THE hierarchy of Australian riesling regions has changed in the past five years, and possibly forever, but Australia’s finest rieslings will stand out no matter what the competition.
The Clare and Eden valleys to the northwest and northeast of Adelaide have consistently produced Australia’s finest rieslings since the great John Vickery became winemaker at Leo Buring’s Chateau Leonay in the mid 1950s.
Vickery dominated the riesling variety until the 1980s when Brian Croser’s Petaluma Winery gained the ascendancy.
Since the late 1990s, Jeff Grosset has been both the dominant figure in producing Australia’s greatest rieslings and also the key player in taking us to the international rather than the traditionally accepted idiosyncratically Australian style.
A vertical tasting of 17 vintages of Grosset’s finest wine, the Polish Hill, and 11 vintages of his Watervale/Springvale label some years ago, showed conclusively that Grosset has been Australia’s master of this variety over the past 20 years.
The riesling regional hierarchy changes referred to above became apparent with the launch of James Halliday’s Australian Wine Companion 2014, when, for the first time more than 50 per cent of James’ highest-ranked Australian rieslings came from the Great Southern of WA (the west, with 1100 tonnes, produces just 3.8 per cent of Australia’s riesling).
In his 2017 edition, the west gained eight of the 23 highest ranked wines, with the Clare Valley producing the second highest number with six.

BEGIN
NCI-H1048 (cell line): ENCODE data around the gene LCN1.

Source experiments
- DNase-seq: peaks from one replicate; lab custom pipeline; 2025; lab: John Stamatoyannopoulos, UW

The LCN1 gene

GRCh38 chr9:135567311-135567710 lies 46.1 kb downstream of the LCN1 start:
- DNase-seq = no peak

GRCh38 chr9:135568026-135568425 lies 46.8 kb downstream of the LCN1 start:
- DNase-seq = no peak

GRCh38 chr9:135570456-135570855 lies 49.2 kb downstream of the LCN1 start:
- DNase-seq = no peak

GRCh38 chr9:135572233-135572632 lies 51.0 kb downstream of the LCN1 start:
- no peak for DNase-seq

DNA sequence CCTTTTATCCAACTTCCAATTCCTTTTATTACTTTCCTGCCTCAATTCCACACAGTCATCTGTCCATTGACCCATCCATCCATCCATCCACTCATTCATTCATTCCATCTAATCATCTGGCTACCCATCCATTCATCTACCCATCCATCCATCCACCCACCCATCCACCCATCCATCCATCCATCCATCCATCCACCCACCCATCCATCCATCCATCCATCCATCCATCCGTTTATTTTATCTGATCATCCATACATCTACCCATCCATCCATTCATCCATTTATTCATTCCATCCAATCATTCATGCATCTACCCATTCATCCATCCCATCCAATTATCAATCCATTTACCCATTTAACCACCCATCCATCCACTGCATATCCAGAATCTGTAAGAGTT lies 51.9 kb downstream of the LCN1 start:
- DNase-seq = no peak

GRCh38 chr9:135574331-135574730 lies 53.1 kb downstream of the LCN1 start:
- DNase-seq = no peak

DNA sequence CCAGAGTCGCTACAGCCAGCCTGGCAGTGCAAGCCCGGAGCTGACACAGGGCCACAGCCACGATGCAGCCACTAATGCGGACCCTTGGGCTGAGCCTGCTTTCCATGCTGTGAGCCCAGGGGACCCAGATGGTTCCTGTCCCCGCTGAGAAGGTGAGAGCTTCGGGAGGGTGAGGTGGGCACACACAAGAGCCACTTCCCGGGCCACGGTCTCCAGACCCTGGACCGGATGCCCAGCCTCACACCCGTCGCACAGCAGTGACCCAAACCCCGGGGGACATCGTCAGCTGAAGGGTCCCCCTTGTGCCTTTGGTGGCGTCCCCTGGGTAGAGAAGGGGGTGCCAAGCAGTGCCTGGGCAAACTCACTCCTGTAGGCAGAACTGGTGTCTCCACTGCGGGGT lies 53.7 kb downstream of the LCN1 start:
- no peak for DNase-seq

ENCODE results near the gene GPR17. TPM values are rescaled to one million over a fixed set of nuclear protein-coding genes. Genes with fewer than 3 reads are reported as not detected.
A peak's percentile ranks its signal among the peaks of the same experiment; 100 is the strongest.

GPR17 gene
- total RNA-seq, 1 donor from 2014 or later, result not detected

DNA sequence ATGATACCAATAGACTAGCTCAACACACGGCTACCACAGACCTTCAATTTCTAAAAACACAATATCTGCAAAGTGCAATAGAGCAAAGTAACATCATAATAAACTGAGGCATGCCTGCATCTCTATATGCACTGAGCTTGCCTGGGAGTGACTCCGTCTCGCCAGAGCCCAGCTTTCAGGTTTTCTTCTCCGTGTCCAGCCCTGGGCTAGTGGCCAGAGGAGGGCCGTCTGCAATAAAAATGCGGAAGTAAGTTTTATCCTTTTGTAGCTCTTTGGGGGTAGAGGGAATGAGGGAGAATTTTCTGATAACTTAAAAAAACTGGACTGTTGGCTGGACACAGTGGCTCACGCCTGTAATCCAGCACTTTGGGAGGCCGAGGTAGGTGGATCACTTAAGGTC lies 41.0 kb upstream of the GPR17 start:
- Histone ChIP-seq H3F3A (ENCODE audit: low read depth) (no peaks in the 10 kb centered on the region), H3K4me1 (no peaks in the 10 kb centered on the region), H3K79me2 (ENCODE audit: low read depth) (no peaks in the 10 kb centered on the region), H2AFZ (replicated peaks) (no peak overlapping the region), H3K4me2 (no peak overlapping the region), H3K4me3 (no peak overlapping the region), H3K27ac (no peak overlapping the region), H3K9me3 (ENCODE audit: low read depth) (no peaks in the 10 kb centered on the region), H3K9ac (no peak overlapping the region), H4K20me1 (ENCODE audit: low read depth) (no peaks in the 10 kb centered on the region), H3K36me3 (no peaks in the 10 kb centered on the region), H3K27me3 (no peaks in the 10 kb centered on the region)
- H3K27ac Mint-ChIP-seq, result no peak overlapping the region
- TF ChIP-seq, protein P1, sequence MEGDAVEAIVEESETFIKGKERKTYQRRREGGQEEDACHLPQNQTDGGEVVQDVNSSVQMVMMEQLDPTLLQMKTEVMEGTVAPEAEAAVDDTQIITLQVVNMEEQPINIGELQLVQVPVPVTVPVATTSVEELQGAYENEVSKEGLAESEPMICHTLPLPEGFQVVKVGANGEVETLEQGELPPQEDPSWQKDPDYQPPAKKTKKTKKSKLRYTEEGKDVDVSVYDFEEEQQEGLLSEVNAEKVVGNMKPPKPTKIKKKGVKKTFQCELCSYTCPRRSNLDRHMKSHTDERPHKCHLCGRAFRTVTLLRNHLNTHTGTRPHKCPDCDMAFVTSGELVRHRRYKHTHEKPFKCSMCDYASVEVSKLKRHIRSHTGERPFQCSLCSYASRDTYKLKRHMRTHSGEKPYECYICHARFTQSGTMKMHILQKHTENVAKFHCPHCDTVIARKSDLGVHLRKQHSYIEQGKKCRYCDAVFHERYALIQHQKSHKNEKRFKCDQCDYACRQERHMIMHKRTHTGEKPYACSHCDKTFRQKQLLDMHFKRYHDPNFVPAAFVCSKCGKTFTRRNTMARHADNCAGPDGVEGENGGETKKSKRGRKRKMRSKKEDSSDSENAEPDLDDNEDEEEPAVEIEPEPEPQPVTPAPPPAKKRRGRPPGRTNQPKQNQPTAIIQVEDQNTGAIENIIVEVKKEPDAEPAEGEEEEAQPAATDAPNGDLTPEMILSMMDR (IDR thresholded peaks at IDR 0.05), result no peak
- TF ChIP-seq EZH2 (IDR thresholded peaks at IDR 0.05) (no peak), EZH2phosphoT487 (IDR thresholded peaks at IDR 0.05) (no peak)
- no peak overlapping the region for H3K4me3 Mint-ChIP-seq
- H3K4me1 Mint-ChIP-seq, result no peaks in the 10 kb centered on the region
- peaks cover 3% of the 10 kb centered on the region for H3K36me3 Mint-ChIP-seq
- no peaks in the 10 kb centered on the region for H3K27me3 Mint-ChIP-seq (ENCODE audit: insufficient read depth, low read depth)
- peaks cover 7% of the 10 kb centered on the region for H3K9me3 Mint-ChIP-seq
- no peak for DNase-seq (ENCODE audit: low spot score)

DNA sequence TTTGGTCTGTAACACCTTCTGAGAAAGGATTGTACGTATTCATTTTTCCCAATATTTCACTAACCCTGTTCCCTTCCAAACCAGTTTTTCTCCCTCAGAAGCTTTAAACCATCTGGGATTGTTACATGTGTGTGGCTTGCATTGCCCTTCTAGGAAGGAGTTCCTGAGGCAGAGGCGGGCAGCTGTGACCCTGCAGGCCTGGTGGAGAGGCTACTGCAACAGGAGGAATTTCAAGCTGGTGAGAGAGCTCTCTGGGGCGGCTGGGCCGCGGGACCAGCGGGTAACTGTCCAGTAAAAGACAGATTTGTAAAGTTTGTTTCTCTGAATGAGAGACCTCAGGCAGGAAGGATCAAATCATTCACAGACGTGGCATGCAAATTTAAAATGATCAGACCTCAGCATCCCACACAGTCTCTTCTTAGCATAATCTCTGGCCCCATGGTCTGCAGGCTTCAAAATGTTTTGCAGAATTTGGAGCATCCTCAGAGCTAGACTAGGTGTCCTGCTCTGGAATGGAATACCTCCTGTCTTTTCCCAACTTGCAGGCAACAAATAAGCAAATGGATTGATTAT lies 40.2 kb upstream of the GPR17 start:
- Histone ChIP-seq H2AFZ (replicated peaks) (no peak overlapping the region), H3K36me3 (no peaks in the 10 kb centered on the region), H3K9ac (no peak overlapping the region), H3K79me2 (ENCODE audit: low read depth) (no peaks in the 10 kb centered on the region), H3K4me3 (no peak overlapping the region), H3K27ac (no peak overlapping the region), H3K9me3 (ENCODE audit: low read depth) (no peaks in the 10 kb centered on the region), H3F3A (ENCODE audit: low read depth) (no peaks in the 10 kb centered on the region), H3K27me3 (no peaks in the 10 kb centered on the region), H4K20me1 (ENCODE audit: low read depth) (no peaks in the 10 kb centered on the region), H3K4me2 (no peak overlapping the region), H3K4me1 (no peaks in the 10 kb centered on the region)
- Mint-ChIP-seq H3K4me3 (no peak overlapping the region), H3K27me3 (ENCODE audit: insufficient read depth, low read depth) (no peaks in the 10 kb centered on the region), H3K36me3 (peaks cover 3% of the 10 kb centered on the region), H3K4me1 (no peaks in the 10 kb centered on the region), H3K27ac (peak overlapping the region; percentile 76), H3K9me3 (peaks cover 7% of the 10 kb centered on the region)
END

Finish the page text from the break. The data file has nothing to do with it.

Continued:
These trends were confirmed with his latest 2018 edition where WA’s Great Southern gained seven of the 20 wines ranked at 97 or above, as compared to South Australia’s Eden Valley’s five and Clare Valley’s four.
These results indicate, that in general, the baton has been passed to a new riesling region.
Over the years, a number of the Great Southern producers such as Cherubino, Houghton, Howard Park, Castle Rock, Xabragas, Forest Hill, Alkoomi and Frankland Estate have produced some marvellous examples but Duke Ranson’s Magpie Hill Reserve rieslings appear to be the current standouts.
Three of the four most recent vintages have gained 97 points from Halliday, and the fourth, the 2016 release, was awarded both 98 points and Halliday’s Best Australian Riesling of the past 12 months.
This was sold out long ago but the 2017 release ($33) is just coming on to the market. A touch closed now, but very long, elegant and subtle, it will need until Christmas to flesh out. Brilliant again and 18.9 points.
And some things remain the same?
Yep, Jeff Grosset’s Polish Hill is still there. The just-released 2017 vintage is an extraordinary wine and, on my card, is amongst the great eight to 10 Australian rieslings ever made.
Full-flavoured with lime and lemon citrus flavours, dense, complex and with classical quality and length its high-acid, low-pH riesling structure is easily matched and largely hidden by the delicious riesling fruit weight on the way through to the lingering and cleansing aftertaste.
The most delicious upmarket riesling available today at 18.9 points and $59.50.